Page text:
For over 400 years, two villages in India have spoken Sanskrit, a language with origins dating from the second millennium BCE. The ancient language is not spoken in day-to-day life by anyone in the country but them. Every generation in Mattur and Hosahalli learns and teaches Sanskrit, making sure the language never goes extinct.
Sanskrit is a liturgical language in India and other places in South Asia, and was used to write many important holy Hindu scriptures in the ancient times. These days, Hindu priests speak Sanskrit in temples during worship and religious occasions, and they train for years to speak it fluently. Learning and speaking Sanskrit is held in high regard; it is somewhat like a sacred language, and knowing it means that a person is highly learned.
At a glance, Mattur or Hosahalli don’t seem to be any different from other villages in Shimoga, Karnataka. Typical in this area, the two villages grow areca nut, coconut and palm trees in abundance. They are separated by the serene river Tunga that runs between them.
In the 16th century, King Krishna Deva Raya made Mattur and Hosahalli centers of Sanskrit learning, so that the language would never be forgotten. He ‘gifted’ the villages to the people and made them responsible for preserving the language. The gift was made official with copper plate inscriptions that are now in the care of the Archeology Department of Karnataka.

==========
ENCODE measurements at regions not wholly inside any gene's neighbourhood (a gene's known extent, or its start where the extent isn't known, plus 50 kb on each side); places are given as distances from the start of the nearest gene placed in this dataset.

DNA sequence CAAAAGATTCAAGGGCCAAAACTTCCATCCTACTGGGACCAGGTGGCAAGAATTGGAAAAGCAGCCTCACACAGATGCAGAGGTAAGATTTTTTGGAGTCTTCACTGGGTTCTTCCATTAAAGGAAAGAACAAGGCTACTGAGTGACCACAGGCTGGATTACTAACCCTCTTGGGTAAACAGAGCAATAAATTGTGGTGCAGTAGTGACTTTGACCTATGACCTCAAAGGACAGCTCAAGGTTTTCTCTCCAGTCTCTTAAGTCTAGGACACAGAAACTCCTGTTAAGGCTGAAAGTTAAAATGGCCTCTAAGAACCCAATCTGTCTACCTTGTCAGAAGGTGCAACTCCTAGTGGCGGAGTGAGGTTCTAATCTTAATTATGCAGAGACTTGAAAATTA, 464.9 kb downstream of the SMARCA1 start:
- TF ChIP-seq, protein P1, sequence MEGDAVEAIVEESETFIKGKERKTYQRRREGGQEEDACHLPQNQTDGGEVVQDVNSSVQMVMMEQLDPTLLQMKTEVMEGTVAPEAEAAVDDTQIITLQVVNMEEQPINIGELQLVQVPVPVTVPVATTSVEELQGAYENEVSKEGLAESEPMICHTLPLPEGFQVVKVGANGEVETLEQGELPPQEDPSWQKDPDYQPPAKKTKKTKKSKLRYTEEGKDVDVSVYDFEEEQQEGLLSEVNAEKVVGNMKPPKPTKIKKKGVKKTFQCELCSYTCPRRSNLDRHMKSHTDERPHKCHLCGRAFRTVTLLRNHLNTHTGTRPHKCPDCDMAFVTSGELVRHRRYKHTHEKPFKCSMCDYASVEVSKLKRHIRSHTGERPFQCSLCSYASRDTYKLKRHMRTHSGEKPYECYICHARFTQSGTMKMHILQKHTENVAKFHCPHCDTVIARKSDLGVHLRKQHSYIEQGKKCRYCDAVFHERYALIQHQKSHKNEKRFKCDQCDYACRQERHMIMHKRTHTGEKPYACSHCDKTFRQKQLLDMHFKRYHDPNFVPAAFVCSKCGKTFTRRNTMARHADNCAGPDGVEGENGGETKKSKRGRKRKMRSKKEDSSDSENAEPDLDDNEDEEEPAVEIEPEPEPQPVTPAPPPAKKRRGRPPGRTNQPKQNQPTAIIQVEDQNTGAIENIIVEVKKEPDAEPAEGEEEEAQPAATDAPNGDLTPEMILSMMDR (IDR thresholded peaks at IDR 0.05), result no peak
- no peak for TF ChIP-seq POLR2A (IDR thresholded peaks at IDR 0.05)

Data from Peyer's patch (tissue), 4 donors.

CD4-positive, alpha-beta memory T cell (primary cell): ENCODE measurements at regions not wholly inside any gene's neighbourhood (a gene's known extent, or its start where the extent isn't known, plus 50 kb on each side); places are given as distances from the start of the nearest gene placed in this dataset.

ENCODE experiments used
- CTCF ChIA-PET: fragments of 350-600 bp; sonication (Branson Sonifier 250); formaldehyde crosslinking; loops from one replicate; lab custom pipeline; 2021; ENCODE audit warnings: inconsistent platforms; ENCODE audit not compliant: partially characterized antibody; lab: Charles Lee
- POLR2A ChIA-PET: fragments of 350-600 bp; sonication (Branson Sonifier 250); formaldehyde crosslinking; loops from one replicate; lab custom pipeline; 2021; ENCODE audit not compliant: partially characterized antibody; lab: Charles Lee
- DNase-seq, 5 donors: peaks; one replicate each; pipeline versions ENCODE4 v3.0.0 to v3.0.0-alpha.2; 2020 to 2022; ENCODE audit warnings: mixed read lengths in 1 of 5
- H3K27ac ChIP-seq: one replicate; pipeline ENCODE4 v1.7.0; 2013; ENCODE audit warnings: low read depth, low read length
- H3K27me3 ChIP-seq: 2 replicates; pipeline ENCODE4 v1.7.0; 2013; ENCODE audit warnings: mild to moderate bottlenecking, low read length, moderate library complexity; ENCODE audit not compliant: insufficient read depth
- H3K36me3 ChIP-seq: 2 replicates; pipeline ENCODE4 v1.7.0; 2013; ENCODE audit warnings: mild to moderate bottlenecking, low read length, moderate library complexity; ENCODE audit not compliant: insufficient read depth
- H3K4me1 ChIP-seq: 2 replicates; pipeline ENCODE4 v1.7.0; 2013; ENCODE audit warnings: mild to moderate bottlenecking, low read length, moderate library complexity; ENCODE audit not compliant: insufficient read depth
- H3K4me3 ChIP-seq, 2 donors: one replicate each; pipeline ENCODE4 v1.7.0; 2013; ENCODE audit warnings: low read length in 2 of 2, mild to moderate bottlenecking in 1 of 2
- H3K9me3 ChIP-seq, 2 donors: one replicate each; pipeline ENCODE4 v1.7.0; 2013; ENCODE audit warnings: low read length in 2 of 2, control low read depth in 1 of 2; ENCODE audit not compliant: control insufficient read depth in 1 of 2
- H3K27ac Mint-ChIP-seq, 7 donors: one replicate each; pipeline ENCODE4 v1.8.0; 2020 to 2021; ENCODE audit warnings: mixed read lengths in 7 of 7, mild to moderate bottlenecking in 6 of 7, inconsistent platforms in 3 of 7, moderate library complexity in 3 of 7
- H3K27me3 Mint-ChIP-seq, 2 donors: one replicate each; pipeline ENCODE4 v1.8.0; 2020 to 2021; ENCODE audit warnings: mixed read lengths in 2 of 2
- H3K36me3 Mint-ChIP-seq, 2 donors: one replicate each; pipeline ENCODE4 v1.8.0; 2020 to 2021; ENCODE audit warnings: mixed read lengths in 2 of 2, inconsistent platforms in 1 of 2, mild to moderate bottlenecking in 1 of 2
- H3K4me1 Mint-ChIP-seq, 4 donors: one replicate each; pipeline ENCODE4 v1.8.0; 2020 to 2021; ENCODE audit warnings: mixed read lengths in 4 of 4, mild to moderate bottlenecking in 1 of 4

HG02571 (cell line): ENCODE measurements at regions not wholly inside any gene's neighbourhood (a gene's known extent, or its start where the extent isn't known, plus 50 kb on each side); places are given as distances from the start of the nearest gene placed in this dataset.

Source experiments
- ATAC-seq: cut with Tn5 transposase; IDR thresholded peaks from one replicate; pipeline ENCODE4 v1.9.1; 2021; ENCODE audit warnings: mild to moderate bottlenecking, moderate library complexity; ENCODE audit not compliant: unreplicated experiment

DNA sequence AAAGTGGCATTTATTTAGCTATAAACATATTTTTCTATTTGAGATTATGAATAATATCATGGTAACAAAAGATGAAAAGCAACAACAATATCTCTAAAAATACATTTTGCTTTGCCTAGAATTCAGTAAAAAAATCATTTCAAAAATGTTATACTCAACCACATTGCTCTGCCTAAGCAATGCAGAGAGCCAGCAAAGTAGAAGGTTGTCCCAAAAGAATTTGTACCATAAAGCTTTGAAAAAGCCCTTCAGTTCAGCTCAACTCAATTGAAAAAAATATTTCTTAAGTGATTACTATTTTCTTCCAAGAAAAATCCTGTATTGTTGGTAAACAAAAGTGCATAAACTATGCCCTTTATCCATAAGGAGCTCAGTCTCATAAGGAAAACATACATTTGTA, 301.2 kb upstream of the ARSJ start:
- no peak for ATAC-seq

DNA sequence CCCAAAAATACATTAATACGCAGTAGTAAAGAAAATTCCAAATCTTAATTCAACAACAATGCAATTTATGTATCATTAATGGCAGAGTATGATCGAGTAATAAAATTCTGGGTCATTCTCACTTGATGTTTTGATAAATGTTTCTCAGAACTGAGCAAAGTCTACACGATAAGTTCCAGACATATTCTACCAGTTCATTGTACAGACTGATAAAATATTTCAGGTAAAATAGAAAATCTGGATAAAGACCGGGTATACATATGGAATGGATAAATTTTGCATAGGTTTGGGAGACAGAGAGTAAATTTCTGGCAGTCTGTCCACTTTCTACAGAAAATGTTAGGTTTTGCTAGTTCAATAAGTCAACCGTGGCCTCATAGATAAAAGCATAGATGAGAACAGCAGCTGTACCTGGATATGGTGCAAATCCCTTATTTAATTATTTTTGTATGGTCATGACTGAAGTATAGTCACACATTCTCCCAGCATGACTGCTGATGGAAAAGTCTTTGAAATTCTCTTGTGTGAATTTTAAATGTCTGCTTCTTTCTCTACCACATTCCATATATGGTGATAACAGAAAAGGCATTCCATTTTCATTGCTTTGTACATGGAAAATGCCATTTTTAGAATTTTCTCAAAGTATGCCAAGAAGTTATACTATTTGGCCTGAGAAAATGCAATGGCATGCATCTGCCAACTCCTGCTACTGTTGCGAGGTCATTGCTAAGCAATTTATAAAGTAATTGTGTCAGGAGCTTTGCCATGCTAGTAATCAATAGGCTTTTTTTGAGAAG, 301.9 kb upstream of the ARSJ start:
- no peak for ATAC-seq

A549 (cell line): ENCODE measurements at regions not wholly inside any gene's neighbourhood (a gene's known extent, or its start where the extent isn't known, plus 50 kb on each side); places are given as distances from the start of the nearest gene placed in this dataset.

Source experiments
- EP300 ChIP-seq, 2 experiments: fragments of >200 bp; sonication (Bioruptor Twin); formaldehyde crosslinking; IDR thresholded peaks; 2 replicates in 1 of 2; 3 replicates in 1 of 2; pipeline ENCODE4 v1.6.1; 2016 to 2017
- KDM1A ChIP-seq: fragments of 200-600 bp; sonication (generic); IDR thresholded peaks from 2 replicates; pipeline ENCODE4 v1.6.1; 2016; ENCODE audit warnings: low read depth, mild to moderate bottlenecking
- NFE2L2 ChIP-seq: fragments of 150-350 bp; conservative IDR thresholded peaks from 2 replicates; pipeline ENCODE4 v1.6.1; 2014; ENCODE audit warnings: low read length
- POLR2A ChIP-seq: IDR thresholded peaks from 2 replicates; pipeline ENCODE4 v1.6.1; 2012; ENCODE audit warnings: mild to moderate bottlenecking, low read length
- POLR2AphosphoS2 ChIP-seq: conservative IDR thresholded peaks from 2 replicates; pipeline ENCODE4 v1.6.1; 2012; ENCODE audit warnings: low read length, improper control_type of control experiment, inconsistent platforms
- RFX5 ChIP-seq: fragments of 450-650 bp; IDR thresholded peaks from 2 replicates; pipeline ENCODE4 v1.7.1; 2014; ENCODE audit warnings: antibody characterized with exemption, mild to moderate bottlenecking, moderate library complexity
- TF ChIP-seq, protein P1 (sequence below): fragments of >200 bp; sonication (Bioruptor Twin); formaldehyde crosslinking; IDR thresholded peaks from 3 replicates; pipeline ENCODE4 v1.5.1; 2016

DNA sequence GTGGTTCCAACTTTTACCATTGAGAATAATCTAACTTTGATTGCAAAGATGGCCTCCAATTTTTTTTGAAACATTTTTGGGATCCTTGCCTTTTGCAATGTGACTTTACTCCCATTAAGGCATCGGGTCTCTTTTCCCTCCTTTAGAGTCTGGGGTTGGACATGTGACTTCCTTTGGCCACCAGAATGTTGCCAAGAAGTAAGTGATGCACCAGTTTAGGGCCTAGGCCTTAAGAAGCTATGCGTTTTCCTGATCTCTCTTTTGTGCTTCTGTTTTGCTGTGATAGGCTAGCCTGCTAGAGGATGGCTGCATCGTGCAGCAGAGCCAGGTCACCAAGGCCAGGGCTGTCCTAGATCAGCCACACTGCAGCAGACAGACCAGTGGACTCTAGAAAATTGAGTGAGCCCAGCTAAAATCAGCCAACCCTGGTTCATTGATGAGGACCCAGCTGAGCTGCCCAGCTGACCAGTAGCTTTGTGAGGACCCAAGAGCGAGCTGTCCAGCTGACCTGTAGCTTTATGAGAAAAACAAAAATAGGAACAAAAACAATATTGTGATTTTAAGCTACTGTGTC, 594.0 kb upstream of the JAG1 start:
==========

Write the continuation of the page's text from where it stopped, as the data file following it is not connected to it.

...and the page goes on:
While other villages in the area speak Kannada–Karnataka’s official language–the people of Mattur and Hosahalli begin their day by reciting Sanskrit verses. Children are taught Sanskrit in school, and they speak to each other in Sanskrit too. Some even go on to teach the language in city universities, to raise awareness of the language.
India has recognised the efforts that Mattur and Hosahalli has made to keep the language alive. In 2010, the Karnataka Renewable Energy Development Limited funded the installation of LED lamps in these two villages, a first in the entire district. Even politicians who visit prepare their speeches in Sanskrit.
The two hamlets have started to create a stir internationally, too. People from different parts of the world come to the villages to learn Sanskrit and study the lives of the villagers. They’re offered lessons by K.N. Markandeya Avadhani, a Sanskrit scholar who has been awarded by the state of Karnataka for his contributions to raising awareness of the language.
There are no guest houses or hotels here, so the only places to stay there are in the schools or as someone’s guest. The nearest airport is about 200 kms away, in Mangalore.